it has to be that way. the craft is designed for x number of folks so they can evacuate in y time. If you take up more than the number on inches the engineer 30 years ago planned on per person when desigining the seats and exits then you must buy two seats so the plane is not over loaded and too crowded to exit FAST if needed. w/r robert
Obviously I disagree! Airlines are squeezing their seats smaller and smaller--it's laughable that they care about anyone's comfort or safety, when they make their seats more and more uncomfortable and tight even for those of so-called "normal" weight. And the way they choose to pick out certain passengers is arbitrary and cruel.
You'd still have to be fairly large for this to be an issue in which case you should expect this. The seats may be slightly smaller but 'oversized' people can still fit in with out too much fuss.If I'm squished in a seat next to someone fat I wouldn't be happy about it.
Robert, airplane seats are 17 inches across on average for economy class. How many people do you know who are only 17 inches across? That is only a 36 inch hip circumference. I argue that the decreasing pitch (legroom) between seats poses a bigger emergency exit problem since it requires people to slide into their seats sideways. Besides which the odds of needing to make an emergency exit are very low.
Saying it's about evacuation is totally disingenuous. It's about money. They want to pack as many seats onto a plane as possible. And since we live in a totally fat-hating culture, making fat folks pay more is seen as an acceptable solution.
Thanks Olivia and Lisa!And FYI, I've started to get a number of extremely hateful anti-fat comments on this post which I am not allowing to go through. There's a difference between making an argument about airline policies and fat-bashing, and if you are just commenting in order to express your personal disgust/hatred of fat people, said comment will be rejected. Just saying.
Needless to say, Kevin Smith kicking Southwest's butt pleased me well.
Olivia, a 17 inch diameter is about 53 inches in circumference. A 36 inch waist is about 11 inches in diameter; this is more than enough space for someone of average weight. Hell, someone who's moderately over-weight could still fit into the seat.Also, there's an easy solution to all of this. Pay extra for first class. The reason they fit so many people into economy class (note "economy" here) is to keep costs down. How many people would be able to pay first class just so everyone can be comfortable, and how many of you would be pissed at this increase in price?
Brendan, Olivia was talking about HIP circumference, not WAIST circumference. Big difference! And who can afford to fly first class?! Why should standard seats be so small that many people cannot fit into them?Before I was pregnant I was by no means considered to be "overweight" or plus-size (I wore size Small or Medium women's clothes) but I certainly found many airline seats uncomfortably narrow.
Mikhaela, that's my point entirely. The planes have to have small seats to keep prices down. If they made more room, everyone would be paying much higher to fly, even in economy class. Also, could you explain the difference between hip and waist circumference?
There is a big difference betweeen the hips and the waist, maybe more so for women! And hip circumference is what matters in terms of comfort. The waist is much higher up--for example, a woman wearing size Medium in clothing might have a 29-inch waist, and 40-inch hips. Like so: size chart
Mikhaela, thanks for pointing out the difference between waist and hip circumference. And I also appreciate you making this a safe space to discuss the airline policies without letting it turn into a fat bigotry sing-a-long. :)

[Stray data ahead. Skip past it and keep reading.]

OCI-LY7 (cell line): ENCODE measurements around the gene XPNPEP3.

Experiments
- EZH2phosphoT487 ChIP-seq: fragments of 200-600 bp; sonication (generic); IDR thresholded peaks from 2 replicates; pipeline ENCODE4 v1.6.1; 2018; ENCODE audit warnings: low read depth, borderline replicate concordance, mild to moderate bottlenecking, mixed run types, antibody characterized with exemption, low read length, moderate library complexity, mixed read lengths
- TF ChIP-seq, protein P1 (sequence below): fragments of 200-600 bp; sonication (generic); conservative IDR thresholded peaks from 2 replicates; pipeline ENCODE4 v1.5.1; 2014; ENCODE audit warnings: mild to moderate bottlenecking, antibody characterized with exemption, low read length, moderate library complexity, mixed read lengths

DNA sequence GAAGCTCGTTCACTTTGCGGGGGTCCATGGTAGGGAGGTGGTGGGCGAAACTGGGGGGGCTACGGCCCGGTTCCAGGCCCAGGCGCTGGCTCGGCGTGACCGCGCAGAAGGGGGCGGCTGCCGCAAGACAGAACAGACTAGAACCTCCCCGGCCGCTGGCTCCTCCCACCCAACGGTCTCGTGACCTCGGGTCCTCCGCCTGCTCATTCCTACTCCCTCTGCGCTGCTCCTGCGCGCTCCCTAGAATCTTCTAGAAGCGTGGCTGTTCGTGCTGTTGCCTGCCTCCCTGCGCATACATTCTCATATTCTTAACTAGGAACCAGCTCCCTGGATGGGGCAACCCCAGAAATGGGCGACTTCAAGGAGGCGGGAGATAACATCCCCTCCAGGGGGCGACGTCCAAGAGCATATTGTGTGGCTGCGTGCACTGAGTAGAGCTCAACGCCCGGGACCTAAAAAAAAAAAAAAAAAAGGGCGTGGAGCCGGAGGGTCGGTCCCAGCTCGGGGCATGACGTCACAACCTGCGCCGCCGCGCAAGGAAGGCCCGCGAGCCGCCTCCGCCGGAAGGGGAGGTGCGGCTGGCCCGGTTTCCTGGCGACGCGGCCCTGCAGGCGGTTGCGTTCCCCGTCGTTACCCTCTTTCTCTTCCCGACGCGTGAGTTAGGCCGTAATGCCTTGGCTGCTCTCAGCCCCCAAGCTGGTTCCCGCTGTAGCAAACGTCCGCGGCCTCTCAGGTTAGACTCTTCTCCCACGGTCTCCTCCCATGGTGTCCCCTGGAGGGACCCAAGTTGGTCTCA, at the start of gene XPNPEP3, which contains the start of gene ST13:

I think at this point, in this and a few other countries, the norm is larger than it used to be. What really gets me is the approach to this appears to be lots more hate towards people that are overweight and, like airlines, doing the exact opposite of accommodating that reality. It's like people, including the government, think the right approach is to shame everyone skinny again. Which is never, ever gonna work.
To the anonymous person who just tried to leave a comment comparing "fatties" to people who choose not to bathe--again, this is my blog, and I reserve the right to reject any comments that are just out and out fat hatred. Especially anonymous ones.
Okay so you rejected my last comment because you don't like my comparison of fat people to people who don't bathe. How is that "fat hate"? I'm comparing personally indulgent lifestyles that infringe on others' comfort and well-being. Please, if you don't even have the courage to post thought out counter-arguments, then no, you really shouldn't be running a blog in the first place.I'm not being libelous or slandering, I'm adding to the discussion of fat rights that you brought up. Please grow up.
Mikhaela, thanks for keeping this a place where any kind of prejudice, including fat hate, is not tolerated.As for the issue at hand, I am one of the people that probably doesn't fit into one seat (I am not sure since I haven't been flying for a few years). Personally, I would be willing to pay an extra fee for a wider seat - but I cannot afford paying for two seats or a first class ticket nor do I think it is fair that I should pay that much more since in the case of booking two seats the price of a ticket is not only about the space you take up, it is also about service etc. and in the case of booking a first class seat I don't want the extra service that goes with it. Also, right now there is NO WAY for me to determine if I REALLY need a second seat other than trying it out on the plane. If airlines come up with policies like that they also should give passengers an easy way to determine if they need an extra seat prior to booking and apply their policy consistently (which they don't at this moment). In addition, it is not as if a too small seat only is uncomfortable for the person in the next seat. A seat that is too small (be it in movie theatre, restaurant, or plane) hurts like hell after a while. Also, contrary to the stereotype, fat people are usually quite aware that a lot of people are grossed out by our bodies - so how much fun do you think it is being in close physical contact with a stranger that might or might not be fatphobic?And to the other Anonymous - being fat is not a lifestyle. It may be partially caused by a lifestyle, but there are plenty of other factors that play a role.